Constans relies on State v. Busse, 644 N.W.2d 79 (Minn. 2002), for his assertion that "inimical to public safety" requires conduct involving impaired driving. We find this reliance misplaced. The Busse majority noted that "[u]nder the present state of the law, the only circumstances in which a person can have his license canceled as inimical to public safety involves repeated drug or alcohol abuse while driving." 644 N.W.2d at 86, n.9. We do not agree, however, that this observation requires the conclusion Constans urges.

The Busse court was not presented with the same issue that we are faced with here, namely whether a driver's license can be canceled as inimical to public safety when the conduct at issue does not involve impaired driving. Busse involved an appellant who was challenging a conviction of driving after cancellation and whose license had been canceled for multiple instances of driving under the influence. Id. at 80. The issue in Busse was whether the state had jurisdiction to enforce the driving-after-cancellation charge against an enrolled tribal member whose charge was incurred while he was driving on his reservation, requiring the court to analyze whether the law was "civil/regulatory" or "criminal/prohibitory." Id. at 82. The court was not, as Constans asserts, delineating the types of driving conduct that may be deemed "inimical to public safety."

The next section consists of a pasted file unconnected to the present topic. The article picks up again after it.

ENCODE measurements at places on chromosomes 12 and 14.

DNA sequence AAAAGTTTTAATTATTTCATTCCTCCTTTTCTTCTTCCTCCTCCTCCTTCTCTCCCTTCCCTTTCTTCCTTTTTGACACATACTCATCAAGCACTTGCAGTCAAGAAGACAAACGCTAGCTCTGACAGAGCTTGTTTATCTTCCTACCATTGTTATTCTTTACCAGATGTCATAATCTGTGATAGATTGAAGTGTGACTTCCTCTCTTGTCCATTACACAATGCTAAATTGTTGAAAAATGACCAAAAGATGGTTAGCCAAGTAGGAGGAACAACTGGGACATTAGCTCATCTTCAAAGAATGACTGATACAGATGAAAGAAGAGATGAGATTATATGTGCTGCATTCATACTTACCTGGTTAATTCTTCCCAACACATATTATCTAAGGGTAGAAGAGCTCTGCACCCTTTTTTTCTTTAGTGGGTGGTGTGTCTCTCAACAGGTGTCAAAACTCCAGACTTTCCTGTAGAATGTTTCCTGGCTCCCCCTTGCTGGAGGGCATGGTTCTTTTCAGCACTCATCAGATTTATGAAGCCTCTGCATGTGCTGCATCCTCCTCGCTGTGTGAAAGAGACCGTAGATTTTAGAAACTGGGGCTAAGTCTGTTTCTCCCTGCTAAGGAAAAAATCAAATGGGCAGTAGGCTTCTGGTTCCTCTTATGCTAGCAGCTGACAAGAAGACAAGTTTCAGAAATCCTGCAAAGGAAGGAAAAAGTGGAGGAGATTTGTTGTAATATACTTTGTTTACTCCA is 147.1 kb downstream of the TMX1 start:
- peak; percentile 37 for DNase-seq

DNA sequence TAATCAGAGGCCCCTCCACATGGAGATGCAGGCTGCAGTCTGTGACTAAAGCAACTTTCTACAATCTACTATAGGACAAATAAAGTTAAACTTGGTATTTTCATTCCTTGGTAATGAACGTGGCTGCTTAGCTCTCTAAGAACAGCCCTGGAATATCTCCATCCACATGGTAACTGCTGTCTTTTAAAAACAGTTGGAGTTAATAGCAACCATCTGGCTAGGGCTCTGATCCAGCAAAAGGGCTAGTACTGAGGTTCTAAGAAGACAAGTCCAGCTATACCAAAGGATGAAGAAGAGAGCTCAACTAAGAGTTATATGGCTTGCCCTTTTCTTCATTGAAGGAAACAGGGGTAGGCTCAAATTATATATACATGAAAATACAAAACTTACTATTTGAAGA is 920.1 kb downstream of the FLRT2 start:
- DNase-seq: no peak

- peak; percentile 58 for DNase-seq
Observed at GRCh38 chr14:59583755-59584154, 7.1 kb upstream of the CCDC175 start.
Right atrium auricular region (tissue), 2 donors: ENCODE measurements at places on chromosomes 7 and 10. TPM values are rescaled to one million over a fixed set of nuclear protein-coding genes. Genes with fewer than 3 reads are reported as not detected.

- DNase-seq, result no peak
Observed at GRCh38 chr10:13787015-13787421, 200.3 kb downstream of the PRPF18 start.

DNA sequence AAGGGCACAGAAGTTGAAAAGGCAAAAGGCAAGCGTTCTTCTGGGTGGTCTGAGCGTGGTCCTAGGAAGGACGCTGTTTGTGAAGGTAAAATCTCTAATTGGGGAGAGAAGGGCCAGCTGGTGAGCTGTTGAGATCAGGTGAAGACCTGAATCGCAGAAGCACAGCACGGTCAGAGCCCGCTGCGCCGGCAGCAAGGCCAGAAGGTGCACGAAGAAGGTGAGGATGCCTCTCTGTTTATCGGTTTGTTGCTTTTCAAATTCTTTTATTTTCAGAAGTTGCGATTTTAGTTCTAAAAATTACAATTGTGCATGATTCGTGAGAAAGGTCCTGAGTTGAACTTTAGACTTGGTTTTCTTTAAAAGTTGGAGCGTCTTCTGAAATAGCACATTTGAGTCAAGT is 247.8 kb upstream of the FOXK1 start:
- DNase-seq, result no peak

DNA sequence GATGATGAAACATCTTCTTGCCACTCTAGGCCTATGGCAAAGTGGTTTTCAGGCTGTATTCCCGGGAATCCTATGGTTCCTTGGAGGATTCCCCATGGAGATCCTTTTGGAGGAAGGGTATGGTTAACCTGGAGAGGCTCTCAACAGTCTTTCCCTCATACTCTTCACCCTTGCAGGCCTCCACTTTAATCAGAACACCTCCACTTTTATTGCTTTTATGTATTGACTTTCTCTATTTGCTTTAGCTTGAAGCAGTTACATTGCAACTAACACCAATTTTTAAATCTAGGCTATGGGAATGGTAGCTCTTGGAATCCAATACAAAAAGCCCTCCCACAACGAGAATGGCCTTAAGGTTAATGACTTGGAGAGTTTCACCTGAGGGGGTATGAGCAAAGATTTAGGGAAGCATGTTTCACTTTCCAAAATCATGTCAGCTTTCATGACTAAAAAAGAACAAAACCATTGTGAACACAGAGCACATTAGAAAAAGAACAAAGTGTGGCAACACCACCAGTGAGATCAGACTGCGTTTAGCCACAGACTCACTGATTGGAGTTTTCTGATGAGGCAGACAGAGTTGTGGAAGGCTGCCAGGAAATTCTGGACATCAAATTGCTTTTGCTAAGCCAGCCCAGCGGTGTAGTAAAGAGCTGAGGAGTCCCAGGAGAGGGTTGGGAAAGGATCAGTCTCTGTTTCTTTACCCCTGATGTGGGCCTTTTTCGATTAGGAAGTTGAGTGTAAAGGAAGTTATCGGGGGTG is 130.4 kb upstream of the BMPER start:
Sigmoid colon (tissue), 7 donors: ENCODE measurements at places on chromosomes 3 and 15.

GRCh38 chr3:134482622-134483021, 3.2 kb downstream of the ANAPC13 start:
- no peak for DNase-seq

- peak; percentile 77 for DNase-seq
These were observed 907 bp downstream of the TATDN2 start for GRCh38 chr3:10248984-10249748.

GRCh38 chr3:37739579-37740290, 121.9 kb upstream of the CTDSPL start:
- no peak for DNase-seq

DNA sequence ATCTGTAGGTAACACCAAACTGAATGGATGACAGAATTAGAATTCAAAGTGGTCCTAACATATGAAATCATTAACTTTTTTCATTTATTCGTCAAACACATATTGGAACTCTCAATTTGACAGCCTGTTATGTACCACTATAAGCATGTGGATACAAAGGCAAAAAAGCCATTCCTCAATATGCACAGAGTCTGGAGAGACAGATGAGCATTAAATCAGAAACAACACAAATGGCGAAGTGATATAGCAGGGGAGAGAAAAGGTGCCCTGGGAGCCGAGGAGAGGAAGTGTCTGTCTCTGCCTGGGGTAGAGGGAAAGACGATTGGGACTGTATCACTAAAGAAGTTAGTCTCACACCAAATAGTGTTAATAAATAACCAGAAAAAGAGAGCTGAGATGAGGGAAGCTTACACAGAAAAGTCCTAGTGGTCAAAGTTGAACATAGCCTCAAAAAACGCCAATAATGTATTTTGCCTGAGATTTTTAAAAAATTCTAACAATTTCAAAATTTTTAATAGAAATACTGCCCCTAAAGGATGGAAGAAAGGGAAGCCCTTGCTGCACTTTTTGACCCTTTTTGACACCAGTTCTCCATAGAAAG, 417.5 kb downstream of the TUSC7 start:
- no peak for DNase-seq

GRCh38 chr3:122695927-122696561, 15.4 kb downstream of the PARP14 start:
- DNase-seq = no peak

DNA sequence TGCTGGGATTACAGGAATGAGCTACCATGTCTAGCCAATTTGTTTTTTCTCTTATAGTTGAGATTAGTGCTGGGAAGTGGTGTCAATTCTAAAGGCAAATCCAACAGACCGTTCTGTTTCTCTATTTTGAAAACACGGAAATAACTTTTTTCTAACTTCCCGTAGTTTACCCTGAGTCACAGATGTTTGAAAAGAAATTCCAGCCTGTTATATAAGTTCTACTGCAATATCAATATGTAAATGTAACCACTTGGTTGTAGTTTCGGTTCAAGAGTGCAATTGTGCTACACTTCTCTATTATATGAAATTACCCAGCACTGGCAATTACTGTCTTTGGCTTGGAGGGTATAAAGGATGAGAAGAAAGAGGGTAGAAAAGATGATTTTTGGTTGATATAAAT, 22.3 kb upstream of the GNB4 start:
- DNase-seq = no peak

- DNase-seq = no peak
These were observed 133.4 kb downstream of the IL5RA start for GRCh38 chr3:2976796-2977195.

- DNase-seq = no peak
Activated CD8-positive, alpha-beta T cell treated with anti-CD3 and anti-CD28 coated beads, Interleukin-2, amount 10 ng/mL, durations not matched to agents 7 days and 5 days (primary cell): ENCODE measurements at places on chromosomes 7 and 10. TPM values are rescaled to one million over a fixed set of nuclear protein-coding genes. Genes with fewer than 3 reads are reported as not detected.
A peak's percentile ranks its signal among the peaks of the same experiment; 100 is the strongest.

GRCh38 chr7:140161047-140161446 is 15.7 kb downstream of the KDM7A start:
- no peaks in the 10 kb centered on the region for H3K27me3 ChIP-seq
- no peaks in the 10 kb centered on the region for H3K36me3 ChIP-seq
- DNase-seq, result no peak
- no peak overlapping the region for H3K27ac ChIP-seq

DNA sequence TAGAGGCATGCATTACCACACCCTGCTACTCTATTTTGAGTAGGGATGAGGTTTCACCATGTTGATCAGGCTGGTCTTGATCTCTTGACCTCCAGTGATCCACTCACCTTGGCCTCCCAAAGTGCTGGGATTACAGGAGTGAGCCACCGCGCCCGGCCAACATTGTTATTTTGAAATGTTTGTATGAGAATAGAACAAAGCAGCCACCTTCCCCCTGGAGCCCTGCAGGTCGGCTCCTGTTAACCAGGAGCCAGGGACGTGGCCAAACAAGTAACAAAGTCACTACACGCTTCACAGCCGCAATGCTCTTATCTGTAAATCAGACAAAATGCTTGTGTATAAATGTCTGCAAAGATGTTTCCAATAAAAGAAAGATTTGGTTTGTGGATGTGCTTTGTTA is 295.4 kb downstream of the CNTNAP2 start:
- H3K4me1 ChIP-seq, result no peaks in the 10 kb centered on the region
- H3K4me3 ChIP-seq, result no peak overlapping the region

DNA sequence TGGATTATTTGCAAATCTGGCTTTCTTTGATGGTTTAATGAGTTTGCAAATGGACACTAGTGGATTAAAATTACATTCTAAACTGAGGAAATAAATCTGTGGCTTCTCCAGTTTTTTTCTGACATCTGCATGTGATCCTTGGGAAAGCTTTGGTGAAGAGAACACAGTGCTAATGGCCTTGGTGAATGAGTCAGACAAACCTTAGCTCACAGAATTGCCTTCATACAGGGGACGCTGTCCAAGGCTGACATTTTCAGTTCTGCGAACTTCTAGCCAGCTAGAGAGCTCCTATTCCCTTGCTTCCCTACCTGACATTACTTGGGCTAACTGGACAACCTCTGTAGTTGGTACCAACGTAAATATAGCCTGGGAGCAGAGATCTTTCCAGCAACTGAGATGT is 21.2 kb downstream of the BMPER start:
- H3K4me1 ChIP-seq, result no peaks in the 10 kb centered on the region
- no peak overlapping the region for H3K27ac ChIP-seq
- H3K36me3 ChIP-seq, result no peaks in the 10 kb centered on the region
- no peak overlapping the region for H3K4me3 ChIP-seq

Moreover, the Busse court noted that "cancellation as inimical to public safety necessarily requires multiple driving under the influence convictions" only when discussing rule 7503.1300, which permits license cancellation in circumstances involving repeated instances of impaired driving. Id. at 84. Critically, the supreme court never discusses or mentions rule 7409.2800, which requires the commissioner to cancel the license of drivers whose driving conduct she has good cause to believe is inimical to public safety.

Indeed, the supreme court specifically stated that

we do not need to assume that any person whose license has been canceled as inimical to public safety poses a severe public safety risk because of drug or alcohol abuse. . . . Here, we are not presented with a situation in which it is even possible for a license to be canceled as inimical to public safety for some reason other than repeated driving under the influence convictions. . . . [W]e leave the door open to situations in which the reason underlying the cancellation presents different concerns than [the driving under the influence matter] before us in this case.

Id. at 86 n.9.

Arbitrary or Unreasonable